Several landowners in the area said they do not want the militias around.

Michael Vickers, a veterinarian and rancher who lives an hour north of the border in Falfurrias, said that he will not let militia members from outside the area onto his property and that he doubts most area landowners would trust outsiders.

“They are a bunch of guys with a big mouth and no substance to them,” said Vickers, a Republican who heads the 300-strong Texas Border Volunteers. The group doesn’t call itself a militia, although it patrols ranchland to intercept migrants who hike through the brush to attempt to avoid Border Patrol checkpoints. The group uses ATVs, night-vision goggles, spotlights and trained dogs.

“People on the [Rio Grande] have been calling us,” Vickers said. His group is in a “holding pattern,” he said, adding, “We can have 100 volunteers in a hot area in four to eight hours.

“We’ve already talked to a bunch of landowners who wanted to know if we’ll be operating if the Border Patrol can’t be there to keep their property from being vandalized and their crops from being messed up.”

“We’re ready to move,” he said.

Others in South Texas are less enthusiastic.

Lucy Kruse, 96, said immigrants often stop on her property as they walk through the bush country, sometimes breaking into a small cabin to sleep. Her family’s ranch lies amid the thorny mesquite brush, cactus and tawny dry grass 80 miles north of the border.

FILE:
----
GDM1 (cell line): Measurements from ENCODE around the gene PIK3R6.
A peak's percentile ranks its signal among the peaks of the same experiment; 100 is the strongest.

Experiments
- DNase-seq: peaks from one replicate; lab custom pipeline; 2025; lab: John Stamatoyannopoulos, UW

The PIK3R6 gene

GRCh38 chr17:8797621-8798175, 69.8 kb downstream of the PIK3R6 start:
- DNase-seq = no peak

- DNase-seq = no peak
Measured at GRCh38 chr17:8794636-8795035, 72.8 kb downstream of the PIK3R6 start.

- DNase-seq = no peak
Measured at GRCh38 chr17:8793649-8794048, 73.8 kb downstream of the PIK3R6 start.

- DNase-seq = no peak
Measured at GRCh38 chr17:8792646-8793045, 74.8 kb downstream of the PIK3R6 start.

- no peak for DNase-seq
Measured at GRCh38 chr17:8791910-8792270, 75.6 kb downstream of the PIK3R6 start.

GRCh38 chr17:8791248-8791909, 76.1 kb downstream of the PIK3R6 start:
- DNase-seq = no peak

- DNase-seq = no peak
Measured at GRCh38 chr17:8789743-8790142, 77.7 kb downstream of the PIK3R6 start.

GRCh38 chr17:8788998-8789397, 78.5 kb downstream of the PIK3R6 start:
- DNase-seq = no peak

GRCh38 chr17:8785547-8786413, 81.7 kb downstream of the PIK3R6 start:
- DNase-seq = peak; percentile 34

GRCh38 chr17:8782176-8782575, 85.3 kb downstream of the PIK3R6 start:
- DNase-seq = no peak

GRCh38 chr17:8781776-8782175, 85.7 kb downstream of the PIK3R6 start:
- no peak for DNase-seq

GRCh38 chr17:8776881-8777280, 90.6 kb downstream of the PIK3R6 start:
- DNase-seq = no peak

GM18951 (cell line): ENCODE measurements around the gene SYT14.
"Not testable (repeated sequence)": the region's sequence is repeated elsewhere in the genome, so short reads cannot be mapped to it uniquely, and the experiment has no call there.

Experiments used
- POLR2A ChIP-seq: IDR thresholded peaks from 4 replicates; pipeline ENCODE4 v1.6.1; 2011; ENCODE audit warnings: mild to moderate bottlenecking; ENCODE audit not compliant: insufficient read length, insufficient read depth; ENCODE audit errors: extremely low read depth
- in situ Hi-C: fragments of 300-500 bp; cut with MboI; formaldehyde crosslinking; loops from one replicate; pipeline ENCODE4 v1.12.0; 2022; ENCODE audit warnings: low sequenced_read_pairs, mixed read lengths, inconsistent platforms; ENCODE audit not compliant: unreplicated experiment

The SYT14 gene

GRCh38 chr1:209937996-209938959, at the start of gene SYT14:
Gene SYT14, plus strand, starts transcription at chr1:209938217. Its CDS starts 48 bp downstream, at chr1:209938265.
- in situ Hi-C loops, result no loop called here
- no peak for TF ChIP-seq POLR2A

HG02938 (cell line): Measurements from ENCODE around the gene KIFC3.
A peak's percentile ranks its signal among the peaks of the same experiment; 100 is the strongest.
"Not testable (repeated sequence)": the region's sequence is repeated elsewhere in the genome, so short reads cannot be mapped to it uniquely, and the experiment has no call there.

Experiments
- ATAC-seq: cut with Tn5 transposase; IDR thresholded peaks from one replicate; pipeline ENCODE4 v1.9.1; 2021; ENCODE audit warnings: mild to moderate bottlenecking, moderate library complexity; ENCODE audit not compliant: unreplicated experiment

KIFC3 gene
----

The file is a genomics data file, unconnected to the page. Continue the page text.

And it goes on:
As the migrant caravans head north, she and other landowners in the area worry that the number of trespassers walking through their ranches will increase dramatically. But many say the militias coming to the area also pose a threat.

“I will not let militia on my land,” Kruse said. “They’re civilians stepping into a situation where the Border Patrol is supposed to be in control and make decisions. They could damage property or harm workers. I would guess they would be trigger-happy. If they shot someone, they might just say the person they shot was reaching for a gun.”